What do you need in order to accomplish the feat of the Tough Mudder or similar obstacle race?
There are number of physiological and financial demands involved in training and competition that you’ll need to be ready for.
First, as far as physical activities go, the Tough Mudder requires an advanced fitness level and tough (no pun intended) mindset. You’ll need endurance in terms of cardiovascular fitness, strength, and mental energy in order to complete this long event. Due to its surging increase in popularity, you may find moments along the way when you can catch your breath thanks to bottle-necking in between obstacles. Overall, though, you will need to train to recover quickly.
If you’re a beginner new to obstacle races, it may be a good idea to start with a shorter race. There are many sprints between 3-4 miles in distance. Check out this list of obstacle races for ideas.
Regardless of the race you choose, you’ll need to know how to run for endurance, and in some cases, swim as well.
If you’re wondering about how much it will cost, these expenses will vary depending on how much training you’ll need and coaching you’ll want in prep for event day. According to IHRSA, health club membership fees average around $40 per month. If you need additional accountability or someone to work you beyond your fitness level, you may want to consider hiring a trainer/coach. Fees range from $60-$100 depending on your market area and the expertise of the fitness professional you require.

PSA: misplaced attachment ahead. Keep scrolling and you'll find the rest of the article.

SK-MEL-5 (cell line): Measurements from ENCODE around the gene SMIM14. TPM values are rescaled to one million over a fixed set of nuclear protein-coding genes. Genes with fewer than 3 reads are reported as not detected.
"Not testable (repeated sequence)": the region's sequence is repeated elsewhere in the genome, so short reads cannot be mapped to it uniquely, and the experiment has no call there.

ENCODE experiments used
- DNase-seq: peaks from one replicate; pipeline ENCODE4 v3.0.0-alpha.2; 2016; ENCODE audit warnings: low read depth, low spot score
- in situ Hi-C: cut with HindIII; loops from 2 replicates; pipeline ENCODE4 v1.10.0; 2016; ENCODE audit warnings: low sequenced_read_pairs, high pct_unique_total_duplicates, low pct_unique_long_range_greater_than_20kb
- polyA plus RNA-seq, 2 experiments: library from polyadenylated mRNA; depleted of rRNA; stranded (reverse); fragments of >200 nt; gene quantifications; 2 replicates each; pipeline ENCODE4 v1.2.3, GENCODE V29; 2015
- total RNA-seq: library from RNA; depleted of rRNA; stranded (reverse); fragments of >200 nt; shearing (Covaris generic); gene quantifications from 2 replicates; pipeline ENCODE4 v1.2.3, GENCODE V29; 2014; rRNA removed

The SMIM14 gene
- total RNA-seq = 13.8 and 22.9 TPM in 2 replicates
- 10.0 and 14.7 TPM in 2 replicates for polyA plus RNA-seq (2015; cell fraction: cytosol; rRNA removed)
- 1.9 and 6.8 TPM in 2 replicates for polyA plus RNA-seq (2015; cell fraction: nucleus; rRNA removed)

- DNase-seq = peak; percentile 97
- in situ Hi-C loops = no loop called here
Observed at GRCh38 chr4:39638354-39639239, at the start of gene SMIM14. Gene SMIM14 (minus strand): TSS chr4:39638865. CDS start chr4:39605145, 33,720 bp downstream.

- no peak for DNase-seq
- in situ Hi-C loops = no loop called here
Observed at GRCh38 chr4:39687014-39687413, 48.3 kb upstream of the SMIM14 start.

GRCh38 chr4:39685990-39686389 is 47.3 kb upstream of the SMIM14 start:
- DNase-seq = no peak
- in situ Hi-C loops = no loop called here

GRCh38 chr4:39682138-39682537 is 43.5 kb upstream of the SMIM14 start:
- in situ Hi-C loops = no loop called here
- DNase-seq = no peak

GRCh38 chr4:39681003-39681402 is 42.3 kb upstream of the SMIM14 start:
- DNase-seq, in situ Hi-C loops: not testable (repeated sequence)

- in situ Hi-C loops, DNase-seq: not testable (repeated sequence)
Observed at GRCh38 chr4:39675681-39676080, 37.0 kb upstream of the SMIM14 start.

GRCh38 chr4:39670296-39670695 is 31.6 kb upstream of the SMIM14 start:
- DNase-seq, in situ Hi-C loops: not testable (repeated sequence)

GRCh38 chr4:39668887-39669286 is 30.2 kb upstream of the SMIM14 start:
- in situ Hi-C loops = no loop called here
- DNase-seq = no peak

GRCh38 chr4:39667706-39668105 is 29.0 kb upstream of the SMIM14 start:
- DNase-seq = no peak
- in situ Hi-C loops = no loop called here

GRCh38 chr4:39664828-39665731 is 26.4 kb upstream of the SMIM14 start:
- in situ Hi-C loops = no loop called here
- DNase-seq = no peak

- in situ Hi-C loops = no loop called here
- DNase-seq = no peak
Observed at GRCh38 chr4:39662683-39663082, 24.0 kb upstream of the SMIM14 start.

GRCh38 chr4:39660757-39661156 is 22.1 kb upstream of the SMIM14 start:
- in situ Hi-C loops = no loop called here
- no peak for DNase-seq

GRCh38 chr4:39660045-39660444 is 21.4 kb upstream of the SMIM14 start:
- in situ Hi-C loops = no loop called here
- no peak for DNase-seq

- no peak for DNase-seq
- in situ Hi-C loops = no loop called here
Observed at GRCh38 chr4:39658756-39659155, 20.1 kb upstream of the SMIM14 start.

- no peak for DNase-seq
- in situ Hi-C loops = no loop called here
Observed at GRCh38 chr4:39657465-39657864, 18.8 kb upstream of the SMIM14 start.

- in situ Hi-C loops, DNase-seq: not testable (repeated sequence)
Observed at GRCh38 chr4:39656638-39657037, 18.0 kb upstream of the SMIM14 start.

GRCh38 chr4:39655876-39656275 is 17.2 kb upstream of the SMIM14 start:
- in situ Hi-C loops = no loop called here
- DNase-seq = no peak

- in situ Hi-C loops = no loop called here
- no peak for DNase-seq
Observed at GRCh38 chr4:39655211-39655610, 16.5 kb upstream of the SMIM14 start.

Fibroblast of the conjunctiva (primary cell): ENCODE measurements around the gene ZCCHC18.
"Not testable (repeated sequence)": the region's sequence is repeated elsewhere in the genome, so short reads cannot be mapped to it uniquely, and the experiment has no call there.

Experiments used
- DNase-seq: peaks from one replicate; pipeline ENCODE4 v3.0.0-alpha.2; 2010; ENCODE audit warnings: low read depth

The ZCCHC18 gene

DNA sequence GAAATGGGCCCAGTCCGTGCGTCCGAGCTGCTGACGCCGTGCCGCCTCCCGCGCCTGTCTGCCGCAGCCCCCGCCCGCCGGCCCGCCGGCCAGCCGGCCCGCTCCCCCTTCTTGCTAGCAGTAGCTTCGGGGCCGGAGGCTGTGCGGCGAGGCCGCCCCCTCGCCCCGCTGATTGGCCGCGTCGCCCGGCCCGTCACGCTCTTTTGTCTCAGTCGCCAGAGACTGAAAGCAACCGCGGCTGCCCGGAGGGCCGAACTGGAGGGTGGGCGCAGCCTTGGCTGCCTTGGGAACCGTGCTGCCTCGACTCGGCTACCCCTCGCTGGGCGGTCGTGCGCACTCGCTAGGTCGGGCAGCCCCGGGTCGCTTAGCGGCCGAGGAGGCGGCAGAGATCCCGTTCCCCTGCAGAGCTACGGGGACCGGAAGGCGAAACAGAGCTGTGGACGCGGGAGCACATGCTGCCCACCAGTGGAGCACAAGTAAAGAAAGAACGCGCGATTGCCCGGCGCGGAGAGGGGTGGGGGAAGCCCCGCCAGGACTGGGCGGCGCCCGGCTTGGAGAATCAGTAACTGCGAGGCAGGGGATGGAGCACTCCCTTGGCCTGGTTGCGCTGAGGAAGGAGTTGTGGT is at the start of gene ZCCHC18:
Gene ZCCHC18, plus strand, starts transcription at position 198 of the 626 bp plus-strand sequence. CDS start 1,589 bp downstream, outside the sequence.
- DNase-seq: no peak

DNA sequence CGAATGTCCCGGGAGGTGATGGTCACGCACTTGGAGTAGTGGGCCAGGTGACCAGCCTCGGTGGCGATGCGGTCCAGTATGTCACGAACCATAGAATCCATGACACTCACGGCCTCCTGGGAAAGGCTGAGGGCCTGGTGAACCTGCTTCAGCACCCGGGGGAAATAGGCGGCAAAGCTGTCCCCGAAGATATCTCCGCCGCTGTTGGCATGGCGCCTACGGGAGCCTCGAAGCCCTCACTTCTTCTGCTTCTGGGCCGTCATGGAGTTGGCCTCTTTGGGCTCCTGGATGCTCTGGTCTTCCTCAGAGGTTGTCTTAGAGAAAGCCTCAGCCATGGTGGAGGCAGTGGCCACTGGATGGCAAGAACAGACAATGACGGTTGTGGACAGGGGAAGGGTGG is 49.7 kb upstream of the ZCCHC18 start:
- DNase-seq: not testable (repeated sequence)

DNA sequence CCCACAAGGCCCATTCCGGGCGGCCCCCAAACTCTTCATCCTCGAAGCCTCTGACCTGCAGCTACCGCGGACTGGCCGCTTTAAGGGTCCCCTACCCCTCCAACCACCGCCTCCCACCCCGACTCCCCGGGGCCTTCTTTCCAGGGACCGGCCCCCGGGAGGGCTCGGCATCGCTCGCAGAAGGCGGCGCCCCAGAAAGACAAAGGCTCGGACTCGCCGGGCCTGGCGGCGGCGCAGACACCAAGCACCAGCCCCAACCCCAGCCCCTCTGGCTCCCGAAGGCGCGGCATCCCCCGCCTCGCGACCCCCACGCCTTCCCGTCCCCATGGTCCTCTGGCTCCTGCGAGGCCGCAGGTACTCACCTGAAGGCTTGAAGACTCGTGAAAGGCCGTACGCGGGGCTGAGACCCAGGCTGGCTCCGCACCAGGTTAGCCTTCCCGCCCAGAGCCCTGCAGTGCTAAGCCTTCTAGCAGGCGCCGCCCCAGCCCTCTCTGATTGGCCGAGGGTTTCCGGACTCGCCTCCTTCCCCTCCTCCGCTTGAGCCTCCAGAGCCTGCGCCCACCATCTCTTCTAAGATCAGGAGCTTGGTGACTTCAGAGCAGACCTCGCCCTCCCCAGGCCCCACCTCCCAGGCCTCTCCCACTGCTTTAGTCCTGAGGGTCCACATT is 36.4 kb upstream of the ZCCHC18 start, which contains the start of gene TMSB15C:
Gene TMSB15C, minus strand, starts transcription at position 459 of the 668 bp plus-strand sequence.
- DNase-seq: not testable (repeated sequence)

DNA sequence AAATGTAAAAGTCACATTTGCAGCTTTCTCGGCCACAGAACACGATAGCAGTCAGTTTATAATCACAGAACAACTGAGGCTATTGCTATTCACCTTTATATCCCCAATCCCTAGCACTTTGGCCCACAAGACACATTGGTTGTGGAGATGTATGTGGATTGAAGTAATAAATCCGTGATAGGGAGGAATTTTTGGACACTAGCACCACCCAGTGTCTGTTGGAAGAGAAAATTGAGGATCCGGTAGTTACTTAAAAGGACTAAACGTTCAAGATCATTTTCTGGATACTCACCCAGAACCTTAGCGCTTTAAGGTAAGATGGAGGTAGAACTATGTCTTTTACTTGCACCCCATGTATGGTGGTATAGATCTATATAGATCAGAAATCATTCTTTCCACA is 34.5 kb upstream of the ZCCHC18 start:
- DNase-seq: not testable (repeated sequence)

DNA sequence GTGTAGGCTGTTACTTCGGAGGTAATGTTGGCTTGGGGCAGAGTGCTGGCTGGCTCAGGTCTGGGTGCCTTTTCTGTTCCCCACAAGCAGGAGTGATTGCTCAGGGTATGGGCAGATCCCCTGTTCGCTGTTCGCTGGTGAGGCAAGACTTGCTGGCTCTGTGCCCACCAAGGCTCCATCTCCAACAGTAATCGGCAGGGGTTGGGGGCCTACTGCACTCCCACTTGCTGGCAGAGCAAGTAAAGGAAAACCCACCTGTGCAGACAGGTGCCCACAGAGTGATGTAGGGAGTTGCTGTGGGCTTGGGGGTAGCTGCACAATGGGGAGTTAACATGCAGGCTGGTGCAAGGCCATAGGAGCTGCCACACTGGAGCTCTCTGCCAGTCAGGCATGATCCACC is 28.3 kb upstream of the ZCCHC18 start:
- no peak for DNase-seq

Another factor to consider into the costs is how many obstacle racing events you plan to compete in over the season. If you register early for a single event, fees can be as low as $60, but the rates climb to as high as $180 approaching the event. If you’re thinking of doing several obstacle races over the course of the year, you may want to consider a season pass for a specific brand. These can run from $300 – $400.
Lastly, you’ll need specific gear on event day. You probably won’t need to bother to buy a new pair of shoes you’ll only wear once. But you may need to buy gloves that will protect your hands from wood splinters and other hazards along the way. These may cost you between $10-$20.
Overall, if you plan to exercise at a health club for a few months before a single event and sign up for ten personal training sessions, you can expect total costs to run between $790 – $1,000. On the least expensive side, with no health club membership, if you are self-motivated and advanced enough to train on your own, preparation costs can range between $70 – $190, the cost of a single event fee and gloves.
Now that you have a good idea of what physical and financial demands to expect from the Tough Mudder, how are you training for it?
© 2009-2015 Melissa Rodriguez
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